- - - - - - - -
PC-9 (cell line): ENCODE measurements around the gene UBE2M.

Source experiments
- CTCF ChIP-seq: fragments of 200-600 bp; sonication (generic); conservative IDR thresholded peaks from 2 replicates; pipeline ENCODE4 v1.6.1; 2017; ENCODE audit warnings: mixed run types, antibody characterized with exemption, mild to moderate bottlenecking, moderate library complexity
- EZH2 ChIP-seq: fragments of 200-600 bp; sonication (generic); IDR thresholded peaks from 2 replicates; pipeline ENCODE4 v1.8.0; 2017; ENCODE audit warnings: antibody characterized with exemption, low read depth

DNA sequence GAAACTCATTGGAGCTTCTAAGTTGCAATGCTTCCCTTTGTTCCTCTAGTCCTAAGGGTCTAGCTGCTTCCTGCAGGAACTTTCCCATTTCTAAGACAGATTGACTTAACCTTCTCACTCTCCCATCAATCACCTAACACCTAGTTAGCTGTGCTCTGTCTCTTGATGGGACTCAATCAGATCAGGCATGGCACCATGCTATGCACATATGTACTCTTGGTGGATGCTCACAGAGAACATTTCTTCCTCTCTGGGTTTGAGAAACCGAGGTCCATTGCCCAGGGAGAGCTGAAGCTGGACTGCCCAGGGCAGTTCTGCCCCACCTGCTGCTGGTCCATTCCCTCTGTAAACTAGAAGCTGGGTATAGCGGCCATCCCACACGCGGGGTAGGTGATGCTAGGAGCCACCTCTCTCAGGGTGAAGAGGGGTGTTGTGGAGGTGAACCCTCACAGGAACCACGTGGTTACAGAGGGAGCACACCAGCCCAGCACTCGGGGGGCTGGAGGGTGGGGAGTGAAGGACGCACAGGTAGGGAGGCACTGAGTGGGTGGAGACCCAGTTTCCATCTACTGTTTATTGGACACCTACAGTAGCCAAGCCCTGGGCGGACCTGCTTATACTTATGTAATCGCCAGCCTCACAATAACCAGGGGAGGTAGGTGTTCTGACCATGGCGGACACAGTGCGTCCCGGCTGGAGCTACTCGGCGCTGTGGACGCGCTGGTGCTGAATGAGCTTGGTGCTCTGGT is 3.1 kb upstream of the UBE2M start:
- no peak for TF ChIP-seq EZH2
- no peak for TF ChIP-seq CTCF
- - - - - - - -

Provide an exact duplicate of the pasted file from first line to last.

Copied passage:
PC-9 (cell line): ENCODE measurements around the gene UBE2M.

Source experiments
- CTCF ChIP-seq: fragments of 200-600 bp; sonication (generic); conservative IDR thresholded peaks from 2 replicates; pipeline ENCODE4 v1.6.1; 2017; ENCODE audit warnings: mixed run types, antibody characterized with exemption, mild to moderate bottlenecking, moderate library complexity
- EZH2 ChIP-seq: fragments of 200-600 bp; sonication (generic); IDR thresholded peaks from 2 replicates; pipeline ENCODE4 v1.8.0; 2017; ENCODE audit warnings: antibody characterized with exemption, low read depth

DNA sequence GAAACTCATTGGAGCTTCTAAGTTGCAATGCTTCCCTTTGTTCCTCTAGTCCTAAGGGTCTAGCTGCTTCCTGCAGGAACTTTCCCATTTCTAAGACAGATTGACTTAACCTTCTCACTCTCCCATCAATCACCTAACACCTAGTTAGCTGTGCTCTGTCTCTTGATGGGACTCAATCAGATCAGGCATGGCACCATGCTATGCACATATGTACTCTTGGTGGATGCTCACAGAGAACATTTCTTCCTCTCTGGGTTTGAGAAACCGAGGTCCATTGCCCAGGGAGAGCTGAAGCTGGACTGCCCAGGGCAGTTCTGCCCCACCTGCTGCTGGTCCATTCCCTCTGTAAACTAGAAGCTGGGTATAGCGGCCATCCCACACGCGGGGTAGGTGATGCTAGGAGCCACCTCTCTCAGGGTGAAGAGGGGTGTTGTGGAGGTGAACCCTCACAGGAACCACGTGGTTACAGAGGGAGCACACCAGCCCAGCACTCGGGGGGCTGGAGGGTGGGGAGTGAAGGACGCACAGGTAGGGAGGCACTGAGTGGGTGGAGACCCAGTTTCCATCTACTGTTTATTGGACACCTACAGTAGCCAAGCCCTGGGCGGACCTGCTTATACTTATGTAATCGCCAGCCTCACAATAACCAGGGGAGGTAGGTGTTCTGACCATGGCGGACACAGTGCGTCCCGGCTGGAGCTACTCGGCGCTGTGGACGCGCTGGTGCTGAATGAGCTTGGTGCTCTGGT is 3.1 kb upstream of the UBE2M start:
- no peak for TF ChIP-seq EZH2
- no peak for TF ChIP-seq CTCF